Jethro Tull Touring U.S. in November

Submitted by Bill St. Clair on Sun, 15 Aug 2004 12:00:00 GMT
# I called One Ragged Hole yesterday, and got their answering machine, so I don't know yet whether the One Hole Sight is available for Marlin lever rifles, nor do I know the price. I'll call them back tomorrow, in sha' allah.

Hurricane Charley is in Massachusetts as of this writing. It's not even raining here in eastern New York state, though they're talking about showers today and thunderstorms tomorrow.

# Jethro Tull is touring America in November, playing an acoustic first half and an electric second half. They'll be in Albany where I can see them on Friday, November 19 at the Palace Theater. Yay! I learned to play the flute by playing along with Jethro Tull albums back in the early seventies. My cassette player was slow, so I learned blues scales in E-flat and A-flat instead of the E & A that they must have been recorded in. Once you can play the blues in those keys, other keys are a piece of cake. Ian Anderson, as evidenced by his How to Play the Flute essay, had a rather harder time of it than I did, neglecting to obtain a fingering chart at an early stage in the process. Hehe. I discovered early on that singing through the flute, for which Mr. Anderson is famous, is a really good way to cover up bad tone. He doesn't need to cover up his tone any more, after 35 years of playing every day, but I do. [wolf]

I am probably both the first and the last person to ask about learning to play the flute. Not because I don't take seriously the many requests for advice, but because, although fairly widely recognised as an interesting but self-taught fumbler, I have neither the vocabulary nor the skills to be able to pass on what I have discovered for myself. But since you ask....

# Brian Doherty at Reason - John Perry Barlow 2.0 - an interview with the cattle rancher, Greatful Dead lyricis, author of A Declaration of Independence of Cyberspace, one of Dennis McNally's "boys with behavior problems." He's gone on a health kick, doesn't believe in intellectual property, has switched to the libertarian wing of the Democrat party, and is fighting a drug charge in California, caught by a Taking Away Scissors luggage search. [wes]

Reason: Is it your goal to annihilate intellectual property?

Barlow: Let me differentiate my own view from ex cathedra EFF. I personally think intellectual property is an oxymoron. Physical objects have a completely different natural economy than intellectual goods. It's a tricky thing to try to own something that remains in your possession even after you give it to many others.

Reason: You've said it's better to think of intellectual work as a service you are paid for rather than an object of which you retain ownership.

Barlow: The way most people get paid for work done with their minds is on that basis. Lawyers, doctors, and architects don't work for royalties, and they're doing fine. Royalties are not how most writers or musicians make their living. Musicians by and large make a living with a relationship with an audience that is economically harnessed through performance and ticket sales.

Trying to own intellectual products and creating an economy of scarcity around them as we do with physical objects is very harmful to the development of culture and the ability to speak freely, and a very important principle not talked about much, which is the right to know. I think we have a right to know. It shouldn't be something we have to purchase.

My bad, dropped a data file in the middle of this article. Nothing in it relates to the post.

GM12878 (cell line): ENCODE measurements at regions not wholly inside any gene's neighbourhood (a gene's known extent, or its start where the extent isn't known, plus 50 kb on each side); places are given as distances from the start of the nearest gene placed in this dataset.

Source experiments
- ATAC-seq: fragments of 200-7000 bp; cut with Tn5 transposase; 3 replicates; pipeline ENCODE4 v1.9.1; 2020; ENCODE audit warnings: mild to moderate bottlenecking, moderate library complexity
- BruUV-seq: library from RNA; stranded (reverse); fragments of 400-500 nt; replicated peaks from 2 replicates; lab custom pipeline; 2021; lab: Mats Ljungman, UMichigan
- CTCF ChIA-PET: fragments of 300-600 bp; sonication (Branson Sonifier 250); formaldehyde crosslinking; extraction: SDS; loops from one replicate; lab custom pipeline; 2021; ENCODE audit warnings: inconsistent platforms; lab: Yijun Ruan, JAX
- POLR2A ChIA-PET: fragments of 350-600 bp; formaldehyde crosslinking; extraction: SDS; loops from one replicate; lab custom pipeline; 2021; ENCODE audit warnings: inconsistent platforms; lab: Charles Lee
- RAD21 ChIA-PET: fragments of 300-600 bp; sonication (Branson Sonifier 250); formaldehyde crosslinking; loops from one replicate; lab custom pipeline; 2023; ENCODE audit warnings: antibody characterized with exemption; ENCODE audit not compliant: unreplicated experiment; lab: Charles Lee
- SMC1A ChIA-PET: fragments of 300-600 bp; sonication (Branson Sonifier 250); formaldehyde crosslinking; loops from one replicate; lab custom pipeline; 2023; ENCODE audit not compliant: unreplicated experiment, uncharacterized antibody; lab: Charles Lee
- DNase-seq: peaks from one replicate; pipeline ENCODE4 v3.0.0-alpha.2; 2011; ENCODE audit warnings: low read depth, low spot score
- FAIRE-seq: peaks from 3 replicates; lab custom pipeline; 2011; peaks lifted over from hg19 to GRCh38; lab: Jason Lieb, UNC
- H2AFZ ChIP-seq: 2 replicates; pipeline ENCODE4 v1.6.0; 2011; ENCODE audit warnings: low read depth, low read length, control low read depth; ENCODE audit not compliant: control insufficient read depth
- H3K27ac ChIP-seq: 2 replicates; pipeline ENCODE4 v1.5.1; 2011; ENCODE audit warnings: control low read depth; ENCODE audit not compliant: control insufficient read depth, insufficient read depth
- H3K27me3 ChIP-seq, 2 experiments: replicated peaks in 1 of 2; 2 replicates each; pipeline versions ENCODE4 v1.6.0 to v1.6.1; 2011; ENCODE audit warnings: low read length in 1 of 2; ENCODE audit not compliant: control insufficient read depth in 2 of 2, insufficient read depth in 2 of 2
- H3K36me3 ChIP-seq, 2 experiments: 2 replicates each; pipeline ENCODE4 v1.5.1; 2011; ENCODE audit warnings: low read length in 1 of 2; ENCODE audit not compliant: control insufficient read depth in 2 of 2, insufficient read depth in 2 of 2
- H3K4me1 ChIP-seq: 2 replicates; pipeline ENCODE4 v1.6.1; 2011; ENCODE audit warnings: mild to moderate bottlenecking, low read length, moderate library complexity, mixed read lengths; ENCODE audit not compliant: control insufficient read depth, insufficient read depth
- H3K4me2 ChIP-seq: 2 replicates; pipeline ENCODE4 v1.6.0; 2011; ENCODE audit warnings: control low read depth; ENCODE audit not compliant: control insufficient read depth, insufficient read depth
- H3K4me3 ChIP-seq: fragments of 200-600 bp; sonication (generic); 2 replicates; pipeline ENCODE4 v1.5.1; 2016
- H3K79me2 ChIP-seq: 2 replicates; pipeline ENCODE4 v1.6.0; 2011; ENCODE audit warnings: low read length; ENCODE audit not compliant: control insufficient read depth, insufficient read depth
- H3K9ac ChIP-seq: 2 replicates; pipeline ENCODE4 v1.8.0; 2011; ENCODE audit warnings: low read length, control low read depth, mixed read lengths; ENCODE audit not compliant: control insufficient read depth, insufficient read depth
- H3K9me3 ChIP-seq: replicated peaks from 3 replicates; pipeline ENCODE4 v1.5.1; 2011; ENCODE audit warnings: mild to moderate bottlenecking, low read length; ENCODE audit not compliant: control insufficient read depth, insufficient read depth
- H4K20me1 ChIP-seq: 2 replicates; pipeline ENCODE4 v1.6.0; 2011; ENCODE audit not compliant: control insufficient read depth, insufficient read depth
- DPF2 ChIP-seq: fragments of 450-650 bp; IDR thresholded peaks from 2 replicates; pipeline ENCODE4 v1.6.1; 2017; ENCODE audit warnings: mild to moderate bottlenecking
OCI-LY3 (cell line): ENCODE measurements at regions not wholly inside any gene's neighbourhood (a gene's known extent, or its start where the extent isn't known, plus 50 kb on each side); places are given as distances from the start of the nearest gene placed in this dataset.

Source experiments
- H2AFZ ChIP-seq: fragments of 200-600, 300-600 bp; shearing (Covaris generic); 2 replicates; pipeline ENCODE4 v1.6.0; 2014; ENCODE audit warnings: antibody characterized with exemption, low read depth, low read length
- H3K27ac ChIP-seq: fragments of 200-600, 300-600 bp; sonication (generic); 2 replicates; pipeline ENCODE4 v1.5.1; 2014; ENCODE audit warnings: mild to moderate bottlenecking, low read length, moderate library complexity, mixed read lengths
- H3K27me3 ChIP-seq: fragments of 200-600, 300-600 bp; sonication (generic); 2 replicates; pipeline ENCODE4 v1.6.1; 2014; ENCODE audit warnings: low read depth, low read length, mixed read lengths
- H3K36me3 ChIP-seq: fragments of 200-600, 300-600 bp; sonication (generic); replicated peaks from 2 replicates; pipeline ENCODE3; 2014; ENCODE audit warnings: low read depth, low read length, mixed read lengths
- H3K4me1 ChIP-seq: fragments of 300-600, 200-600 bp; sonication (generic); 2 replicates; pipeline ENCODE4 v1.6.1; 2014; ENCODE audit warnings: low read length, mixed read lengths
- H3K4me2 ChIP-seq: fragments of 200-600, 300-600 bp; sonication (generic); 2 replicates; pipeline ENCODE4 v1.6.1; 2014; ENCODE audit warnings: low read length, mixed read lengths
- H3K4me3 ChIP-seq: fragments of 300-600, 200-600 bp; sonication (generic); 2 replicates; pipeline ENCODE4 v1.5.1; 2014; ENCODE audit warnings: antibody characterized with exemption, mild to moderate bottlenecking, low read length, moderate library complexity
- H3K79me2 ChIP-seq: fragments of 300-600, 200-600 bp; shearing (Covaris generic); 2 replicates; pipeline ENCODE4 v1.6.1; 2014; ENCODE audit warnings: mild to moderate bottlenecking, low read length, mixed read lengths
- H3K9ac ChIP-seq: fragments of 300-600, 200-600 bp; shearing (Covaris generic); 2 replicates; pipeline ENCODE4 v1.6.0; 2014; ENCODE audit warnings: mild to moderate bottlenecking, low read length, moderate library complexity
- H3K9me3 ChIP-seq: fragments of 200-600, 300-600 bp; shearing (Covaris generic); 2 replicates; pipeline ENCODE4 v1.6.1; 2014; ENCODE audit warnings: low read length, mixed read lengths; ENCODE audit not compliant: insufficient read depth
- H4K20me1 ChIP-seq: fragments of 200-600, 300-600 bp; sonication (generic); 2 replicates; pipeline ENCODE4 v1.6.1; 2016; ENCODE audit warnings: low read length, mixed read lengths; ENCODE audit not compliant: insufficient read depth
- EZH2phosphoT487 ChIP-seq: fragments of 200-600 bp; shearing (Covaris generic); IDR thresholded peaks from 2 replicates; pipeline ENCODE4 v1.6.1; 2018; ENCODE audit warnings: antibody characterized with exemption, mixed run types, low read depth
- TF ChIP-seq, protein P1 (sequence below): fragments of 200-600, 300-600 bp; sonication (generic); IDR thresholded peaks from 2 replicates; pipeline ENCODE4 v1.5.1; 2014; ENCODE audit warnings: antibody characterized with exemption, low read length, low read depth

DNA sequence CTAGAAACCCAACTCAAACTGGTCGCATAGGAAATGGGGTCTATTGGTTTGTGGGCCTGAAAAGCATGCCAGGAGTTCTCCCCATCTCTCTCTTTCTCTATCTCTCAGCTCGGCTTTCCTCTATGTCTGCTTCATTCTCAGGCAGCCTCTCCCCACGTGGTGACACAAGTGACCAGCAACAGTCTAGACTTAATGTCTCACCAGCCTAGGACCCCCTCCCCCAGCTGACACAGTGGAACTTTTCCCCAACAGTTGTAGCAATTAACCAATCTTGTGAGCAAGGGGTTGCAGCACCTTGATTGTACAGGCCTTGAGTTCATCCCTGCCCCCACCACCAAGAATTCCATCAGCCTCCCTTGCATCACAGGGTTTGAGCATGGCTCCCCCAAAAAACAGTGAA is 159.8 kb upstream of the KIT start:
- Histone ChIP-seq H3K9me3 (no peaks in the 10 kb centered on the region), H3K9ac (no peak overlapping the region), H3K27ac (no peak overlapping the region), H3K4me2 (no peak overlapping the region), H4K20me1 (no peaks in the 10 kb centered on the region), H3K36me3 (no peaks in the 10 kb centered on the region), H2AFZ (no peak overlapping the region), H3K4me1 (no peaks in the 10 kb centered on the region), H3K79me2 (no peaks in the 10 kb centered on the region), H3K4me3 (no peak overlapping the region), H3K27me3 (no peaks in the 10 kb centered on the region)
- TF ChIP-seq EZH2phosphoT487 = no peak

Barlow: I think you can only go so far ignoring the opposing forces in the cultural war now arrayed against bohemian libertarians. It's like in the '60s, when there were two distinct camps in the boho scene, one of which was Marxist and ideological and political and engaged and humorless to beat the band. And the other one was acid-laced and freewheeling and took the view that if you could change consciousness, politics would take care of itself. I was of that view to a large extent.

I've gone back and forth with politics. I've been a Republican county chairman. I was one of Dick Cheney's campaign managers when he first ran for Congress. But generally speaking, I felt to engage in the political process was to sully oneself to such a degree that whatever came out wasn't worth the trouble put in. I thought it was better to focus on changing yourself and people around you, to not question authority so much as bypass it whenever possible.

But by virtue of our abdication, a very authoritarian, assertive form of government has taken over. And oddly enough, it is doing so in the guise of libertarianism to a certain extent. Most of the people in the think tanks behind the Bush administration's current policies are libertarians, or certainly free marketeers. We've got two distinct strains of libertarianism, and the hippie-mystic strain is not engaging in politics, and the Ayn Rand strain is basically dismantling government in a way that is giving complete open field running to multinational corporatism.


I have grave misgivings about John Kerry, but I certainly don't have misgivings about Kerry that equal the terror I have about another four years of Bush. What he's done to aspects of the Constitution that are there to assure individual rights is breathtakingly bad.

So I'm becoming an active Democrat. I wasn't one until just a few months ago, because I felt there was more room for libertarian thought inside the Republican Party. I never found the Libertarian Party was a credible political institution. It holds a pure line, and I'm glad there's somebody out there defining that point of view, but in terms of actually having power, making a difference....There are libertarian wings in both the Democratic and Republican parties, and in the past I found it most effective to be inside the Republican Party acting as a libertarian. But I've switched

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